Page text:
Take a moment out of your day to imagine what your life would look like if you had freedom, flexibility, passion, and drive to engage in pursuits that contributed to a cause or movement larger than your own life. For some of us, these notions are a mirror of our own lives and it isn’t hard to imagine them as we live this way everyday. However, for many of us these notions have been either placed on the back-burner or have been diminished over the years and replaced with a belief that they are unattainable. If you identify with the latter, I encourage you to find out more about what truly motivates us and to begin by considering the following ideas.
For many years organizations, including schools, have relied heavily on extrinsic motivators to improve performance. In short, a system of rewards (carrots) and punishments (sticks) has been in place to motivate people across many environments.
According to author Daniel Pink, in some environments extrinsic reward systems are still effective. For tasks requiring routine and repetitive skills, extrinsic rewards achieve desired results. However, when work is complex and requires creativity, extrinsic rewards have been shown to actually demotivate people.
Learning is a complex task, for both teacher and student. Learning systems, according to David Langford and J.W. Wilson, which “rely too aggressively on extrinsic motivators”, create a “neurological downshift” in the brain. Brain research demonstrates that extrinsic reward systems cause the flow of blood in the brain to shift, compromising our working memory and “affects our ability to manage and relate to others.” In short, according to physiological brain research, extrinsic reward environments compromise the brain’s ability to learn.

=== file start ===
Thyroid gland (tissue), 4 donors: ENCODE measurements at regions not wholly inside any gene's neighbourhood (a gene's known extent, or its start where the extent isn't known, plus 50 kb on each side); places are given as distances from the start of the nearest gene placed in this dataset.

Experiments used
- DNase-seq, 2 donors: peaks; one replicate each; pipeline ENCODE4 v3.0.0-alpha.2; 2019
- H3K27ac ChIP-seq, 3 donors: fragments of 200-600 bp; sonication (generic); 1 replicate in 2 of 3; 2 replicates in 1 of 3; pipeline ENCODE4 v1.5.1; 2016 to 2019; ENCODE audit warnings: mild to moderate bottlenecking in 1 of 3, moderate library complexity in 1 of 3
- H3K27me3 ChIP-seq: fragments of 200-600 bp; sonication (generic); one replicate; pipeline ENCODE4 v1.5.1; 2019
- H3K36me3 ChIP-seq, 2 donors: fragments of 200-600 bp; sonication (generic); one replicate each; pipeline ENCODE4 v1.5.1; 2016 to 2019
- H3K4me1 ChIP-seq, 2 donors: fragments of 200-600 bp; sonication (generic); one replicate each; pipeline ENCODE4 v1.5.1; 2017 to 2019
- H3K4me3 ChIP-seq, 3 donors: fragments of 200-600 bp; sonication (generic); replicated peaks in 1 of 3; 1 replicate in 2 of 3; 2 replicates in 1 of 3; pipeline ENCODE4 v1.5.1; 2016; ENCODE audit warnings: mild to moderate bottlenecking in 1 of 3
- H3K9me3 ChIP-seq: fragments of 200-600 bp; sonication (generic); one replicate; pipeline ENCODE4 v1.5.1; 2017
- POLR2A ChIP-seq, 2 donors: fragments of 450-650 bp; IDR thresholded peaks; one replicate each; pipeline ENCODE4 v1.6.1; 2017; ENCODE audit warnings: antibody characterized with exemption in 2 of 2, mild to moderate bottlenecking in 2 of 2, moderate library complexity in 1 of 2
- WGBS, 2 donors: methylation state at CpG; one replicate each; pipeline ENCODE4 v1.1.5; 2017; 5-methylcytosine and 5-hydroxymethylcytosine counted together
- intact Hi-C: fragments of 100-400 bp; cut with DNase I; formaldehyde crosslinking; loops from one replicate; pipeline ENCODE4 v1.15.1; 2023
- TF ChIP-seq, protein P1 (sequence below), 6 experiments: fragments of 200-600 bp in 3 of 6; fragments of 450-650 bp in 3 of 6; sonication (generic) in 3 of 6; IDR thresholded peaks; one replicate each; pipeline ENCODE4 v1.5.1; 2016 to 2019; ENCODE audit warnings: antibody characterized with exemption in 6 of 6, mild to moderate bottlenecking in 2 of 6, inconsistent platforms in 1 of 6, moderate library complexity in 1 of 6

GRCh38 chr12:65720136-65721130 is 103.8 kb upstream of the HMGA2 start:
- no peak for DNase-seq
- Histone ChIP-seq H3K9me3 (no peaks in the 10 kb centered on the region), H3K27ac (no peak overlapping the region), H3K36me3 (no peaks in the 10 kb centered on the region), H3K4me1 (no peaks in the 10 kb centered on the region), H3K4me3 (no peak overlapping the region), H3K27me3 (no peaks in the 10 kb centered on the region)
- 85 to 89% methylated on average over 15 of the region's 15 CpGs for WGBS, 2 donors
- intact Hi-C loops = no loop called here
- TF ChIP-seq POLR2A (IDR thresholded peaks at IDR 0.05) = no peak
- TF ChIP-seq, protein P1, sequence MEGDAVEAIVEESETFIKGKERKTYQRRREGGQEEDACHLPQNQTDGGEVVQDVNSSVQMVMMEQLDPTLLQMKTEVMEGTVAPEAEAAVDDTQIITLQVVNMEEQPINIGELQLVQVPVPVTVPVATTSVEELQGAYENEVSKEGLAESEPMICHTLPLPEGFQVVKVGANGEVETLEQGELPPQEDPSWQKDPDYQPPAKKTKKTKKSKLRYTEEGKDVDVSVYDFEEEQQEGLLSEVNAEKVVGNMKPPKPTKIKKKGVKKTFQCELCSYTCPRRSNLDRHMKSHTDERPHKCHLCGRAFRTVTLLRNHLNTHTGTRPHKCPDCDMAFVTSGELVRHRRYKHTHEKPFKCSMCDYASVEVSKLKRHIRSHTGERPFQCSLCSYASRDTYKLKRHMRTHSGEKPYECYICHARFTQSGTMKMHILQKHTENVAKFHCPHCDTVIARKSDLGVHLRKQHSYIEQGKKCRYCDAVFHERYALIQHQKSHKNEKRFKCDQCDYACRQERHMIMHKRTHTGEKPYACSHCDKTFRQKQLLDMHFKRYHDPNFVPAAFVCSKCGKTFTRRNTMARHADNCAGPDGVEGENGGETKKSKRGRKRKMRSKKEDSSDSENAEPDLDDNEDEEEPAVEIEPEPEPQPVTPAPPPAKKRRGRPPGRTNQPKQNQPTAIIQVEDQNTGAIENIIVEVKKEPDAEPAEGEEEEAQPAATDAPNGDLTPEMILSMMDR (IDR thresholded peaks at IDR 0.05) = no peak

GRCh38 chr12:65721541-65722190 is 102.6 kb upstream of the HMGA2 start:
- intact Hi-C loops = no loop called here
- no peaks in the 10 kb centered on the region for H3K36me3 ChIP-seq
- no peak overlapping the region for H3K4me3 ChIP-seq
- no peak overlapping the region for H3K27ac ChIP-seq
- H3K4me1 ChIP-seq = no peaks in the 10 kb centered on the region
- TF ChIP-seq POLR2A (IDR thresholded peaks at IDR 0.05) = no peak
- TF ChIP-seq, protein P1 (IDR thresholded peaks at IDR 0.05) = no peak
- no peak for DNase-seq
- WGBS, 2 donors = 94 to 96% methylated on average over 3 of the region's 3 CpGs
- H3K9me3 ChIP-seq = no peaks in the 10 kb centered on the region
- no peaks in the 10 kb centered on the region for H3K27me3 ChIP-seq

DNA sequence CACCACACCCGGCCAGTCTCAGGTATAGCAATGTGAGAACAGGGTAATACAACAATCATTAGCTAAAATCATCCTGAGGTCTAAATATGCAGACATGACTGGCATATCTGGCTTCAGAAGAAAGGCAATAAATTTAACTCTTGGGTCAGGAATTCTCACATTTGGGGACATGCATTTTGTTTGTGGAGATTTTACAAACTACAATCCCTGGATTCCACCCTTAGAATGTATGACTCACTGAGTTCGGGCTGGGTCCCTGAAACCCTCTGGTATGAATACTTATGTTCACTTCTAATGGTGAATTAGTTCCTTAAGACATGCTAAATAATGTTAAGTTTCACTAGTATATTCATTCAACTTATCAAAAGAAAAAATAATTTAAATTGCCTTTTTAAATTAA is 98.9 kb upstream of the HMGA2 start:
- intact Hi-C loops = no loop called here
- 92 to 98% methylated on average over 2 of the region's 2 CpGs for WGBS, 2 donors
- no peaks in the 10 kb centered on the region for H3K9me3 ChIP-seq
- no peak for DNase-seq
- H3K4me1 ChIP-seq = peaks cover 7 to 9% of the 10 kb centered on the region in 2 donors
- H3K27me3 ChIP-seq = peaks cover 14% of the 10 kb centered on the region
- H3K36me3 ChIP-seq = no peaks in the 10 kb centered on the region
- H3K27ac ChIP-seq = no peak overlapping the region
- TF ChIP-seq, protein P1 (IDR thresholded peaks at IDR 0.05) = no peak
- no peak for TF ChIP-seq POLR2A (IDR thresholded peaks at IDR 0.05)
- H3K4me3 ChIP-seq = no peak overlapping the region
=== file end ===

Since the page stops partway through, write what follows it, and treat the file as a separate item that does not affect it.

Daniel Pink offers three conditions that support intrinsic motivation: autonomy, mastery, and purpose. Autonomy is having freedom and flexibility as it relates to your task, time, technique and team. Mastery is having perseverance and passion as it relates to our pursuits; mastery attracts us because it is in the effort it takes that provides the greatest satisfaction. Purpose is having a sense of contributing to something bigger than ourselves; it’s understanding why we’re doing what we’re doing and provides a sense of relevance and meaning in our lives.
How might autonomy, mastery, and purpose look in a school environment? What do we need to do to transform education so that we challenge students into engagement? What will the consequences be for our students if we do not begin to move in this direction?
Our team in the Urbandale Community School District is considering those important questions on a daily basis. To help answer them, we will be surveying students so they can provide us valuable feedback in order to improve our system and bring learning to life for everyone.